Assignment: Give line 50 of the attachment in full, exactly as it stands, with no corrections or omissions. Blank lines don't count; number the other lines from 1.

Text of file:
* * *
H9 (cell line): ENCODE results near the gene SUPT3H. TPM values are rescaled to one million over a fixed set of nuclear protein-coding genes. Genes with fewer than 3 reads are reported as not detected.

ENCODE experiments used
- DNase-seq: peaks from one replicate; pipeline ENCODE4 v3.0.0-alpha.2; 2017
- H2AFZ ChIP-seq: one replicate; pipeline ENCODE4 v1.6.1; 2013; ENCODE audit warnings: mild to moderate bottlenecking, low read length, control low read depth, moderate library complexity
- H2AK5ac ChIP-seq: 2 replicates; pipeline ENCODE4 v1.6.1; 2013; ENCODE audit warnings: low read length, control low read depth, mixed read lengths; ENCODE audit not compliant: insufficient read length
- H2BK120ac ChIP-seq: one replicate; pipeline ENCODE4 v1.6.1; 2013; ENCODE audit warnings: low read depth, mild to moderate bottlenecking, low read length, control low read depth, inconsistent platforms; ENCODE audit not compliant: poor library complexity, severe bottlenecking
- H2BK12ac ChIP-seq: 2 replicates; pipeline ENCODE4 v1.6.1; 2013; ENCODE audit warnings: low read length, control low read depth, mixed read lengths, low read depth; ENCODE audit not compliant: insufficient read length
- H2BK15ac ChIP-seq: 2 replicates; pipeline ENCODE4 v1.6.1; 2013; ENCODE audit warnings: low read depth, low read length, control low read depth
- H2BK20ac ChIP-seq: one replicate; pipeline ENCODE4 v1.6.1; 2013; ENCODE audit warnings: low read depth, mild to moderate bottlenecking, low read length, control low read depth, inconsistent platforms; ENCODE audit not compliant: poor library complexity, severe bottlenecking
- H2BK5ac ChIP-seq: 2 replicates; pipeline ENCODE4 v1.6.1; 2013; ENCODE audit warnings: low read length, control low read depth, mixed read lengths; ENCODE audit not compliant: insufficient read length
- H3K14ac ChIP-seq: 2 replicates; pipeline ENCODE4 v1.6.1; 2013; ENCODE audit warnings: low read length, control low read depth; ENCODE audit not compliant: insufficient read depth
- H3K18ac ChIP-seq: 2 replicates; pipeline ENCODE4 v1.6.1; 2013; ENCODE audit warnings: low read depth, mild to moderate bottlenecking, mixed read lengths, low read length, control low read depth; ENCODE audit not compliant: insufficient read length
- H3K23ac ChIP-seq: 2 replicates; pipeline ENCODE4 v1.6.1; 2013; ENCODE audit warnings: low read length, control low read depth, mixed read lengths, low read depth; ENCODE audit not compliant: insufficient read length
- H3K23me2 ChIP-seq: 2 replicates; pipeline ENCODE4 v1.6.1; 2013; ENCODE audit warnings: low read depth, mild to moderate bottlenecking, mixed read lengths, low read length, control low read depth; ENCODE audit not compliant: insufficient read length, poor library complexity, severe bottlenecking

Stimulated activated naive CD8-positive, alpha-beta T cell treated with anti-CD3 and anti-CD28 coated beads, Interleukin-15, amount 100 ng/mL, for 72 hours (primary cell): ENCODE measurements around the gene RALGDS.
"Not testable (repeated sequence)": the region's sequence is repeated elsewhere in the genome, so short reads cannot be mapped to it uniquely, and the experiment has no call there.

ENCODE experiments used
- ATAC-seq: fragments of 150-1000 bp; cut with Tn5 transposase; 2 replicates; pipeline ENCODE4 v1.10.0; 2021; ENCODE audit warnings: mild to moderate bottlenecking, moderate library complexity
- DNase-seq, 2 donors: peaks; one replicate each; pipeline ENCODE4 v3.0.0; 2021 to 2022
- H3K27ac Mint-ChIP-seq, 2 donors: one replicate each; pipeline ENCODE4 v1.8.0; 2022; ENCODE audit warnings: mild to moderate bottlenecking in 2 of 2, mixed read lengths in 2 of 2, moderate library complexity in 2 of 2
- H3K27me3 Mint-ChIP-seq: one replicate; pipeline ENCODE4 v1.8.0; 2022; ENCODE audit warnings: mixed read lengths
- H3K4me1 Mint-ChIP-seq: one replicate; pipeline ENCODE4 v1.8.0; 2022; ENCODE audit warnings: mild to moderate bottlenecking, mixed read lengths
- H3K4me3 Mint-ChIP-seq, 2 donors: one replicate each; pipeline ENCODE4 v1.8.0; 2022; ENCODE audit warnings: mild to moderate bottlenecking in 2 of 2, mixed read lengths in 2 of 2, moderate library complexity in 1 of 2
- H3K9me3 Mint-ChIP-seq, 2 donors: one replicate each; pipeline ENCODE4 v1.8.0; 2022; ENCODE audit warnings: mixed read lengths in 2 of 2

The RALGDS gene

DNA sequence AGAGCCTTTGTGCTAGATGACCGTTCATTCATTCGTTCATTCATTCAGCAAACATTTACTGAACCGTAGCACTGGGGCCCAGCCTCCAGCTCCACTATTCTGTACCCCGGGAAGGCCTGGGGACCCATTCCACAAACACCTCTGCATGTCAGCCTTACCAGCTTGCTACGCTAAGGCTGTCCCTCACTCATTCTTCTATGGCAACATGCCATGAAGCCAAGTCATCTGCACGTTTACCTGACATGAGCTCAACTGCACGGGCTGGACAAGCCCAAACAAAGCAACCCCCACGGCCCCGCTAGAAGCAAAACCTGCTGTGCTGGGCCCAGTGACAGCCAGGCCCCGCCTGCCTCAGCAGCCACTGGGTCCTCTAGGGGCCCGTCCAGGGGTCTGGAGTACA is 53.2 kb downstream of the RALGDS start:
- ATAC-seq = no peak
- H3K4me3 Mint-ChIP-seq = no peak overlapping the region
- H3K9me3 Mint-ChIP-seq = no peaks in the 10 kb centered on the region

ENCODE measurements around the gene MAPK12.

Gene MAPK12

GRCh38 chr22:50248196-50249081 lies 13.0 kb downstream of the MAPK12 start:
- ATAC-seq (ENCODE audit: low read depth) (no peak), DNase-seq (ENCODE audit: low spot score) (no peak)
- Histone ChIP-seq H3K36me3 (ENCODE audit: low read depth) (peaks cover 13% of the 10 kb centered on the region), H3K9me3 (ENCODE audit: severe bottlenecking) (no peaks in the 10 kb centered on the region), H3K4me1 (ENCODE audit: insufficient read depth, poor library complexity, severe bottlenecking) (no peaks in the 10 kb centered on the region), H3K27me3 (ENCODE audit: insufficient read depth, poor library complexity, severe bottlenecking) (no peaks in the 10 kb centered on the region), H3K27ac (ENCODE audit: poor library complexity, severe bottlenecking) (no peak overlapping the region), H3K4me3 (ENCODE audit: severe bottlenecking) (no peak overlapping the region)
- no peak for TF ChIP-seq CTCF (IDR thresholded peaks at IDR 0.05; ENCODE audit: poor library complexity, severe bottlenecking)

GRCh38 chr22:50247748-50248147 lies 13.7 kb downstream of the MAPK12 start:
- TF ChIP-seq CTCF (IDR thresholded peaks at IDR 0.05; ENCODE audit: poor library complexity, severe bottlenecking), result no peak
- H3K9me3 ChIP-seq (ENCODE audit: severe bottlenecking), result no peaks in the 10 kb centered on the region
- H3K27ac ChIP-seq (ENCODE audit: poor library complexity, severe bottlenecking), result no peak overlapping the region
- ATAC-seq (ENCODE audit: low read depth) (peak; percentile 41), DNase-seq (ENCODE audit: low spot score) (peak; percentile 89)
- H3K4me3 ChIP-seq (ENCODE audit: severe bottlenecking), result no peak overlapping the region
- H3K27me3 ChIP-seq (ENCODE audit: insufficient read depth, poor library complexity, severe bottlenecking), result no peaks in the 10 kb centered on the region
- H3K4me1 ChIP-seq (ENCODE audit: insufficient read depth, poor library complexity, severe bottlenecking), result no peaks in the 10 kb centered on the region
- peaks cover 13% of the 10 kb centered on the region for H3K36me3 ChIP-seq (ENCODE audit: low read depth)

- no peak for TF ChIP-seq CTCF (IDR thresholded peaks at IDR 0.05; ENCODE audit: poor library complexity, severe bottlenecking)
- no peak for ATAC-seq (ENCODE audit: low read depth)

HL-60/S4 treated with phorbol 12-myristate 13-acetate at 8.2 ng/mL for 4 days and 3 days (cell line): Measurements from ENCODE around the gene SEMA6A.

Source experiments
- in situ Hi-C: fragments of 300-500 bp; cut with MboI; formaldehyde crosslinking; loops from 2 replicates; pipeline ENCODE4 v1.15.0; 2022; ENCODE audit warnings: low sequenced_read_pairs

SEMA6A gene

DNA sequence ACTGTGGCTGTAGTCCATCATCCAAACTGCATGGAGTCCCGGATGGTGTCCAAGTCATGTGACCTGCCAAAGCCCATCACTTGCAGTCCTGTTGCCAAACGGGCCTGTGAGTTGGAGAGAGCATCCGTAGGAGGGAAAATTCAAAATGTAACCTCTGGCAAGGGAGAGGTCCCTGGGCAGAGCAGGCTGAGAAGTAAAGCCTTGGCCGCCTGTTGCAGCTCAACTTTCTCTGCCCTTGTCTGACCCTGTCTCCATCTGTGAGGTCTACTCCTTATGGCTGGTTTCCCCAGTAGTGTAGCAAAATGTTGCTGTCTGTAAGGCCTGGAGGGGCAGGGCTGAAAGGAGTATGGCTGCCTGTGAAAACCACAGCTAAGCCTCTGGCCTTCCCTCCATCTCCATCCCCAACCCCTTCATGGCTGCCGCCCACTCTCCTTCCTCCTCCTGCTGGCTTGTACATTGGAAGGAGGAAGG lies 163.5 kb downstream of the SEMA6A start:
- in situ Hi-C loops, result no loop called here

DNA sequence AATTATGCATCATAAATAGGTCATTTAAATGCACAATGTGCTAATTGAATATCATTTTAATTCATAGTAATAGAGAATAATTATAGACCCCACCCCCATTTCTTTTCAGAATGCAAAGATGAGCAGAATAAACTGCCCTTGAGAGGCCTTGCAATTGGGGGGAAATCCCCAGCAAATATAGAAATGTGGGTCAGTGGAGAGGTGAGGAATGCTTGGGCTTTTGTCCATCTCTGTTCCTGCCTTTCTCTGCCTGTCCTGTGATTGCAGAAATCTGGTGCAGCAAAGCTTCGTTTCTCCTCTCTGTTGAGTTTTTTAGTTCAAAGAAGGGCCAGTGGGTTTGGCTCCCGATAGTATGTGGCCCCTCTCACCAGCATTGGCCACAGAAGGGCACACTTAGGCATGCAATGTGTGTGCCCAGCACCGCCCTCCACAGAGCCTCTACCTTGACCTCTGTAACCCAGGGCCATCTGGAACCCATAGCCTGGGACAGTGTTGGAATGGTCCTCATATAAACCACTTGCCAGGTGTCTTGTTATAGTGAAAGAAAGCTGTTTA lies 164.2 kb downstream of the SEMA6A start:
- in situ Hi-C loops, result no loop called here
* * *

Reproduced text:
SEMA6A gene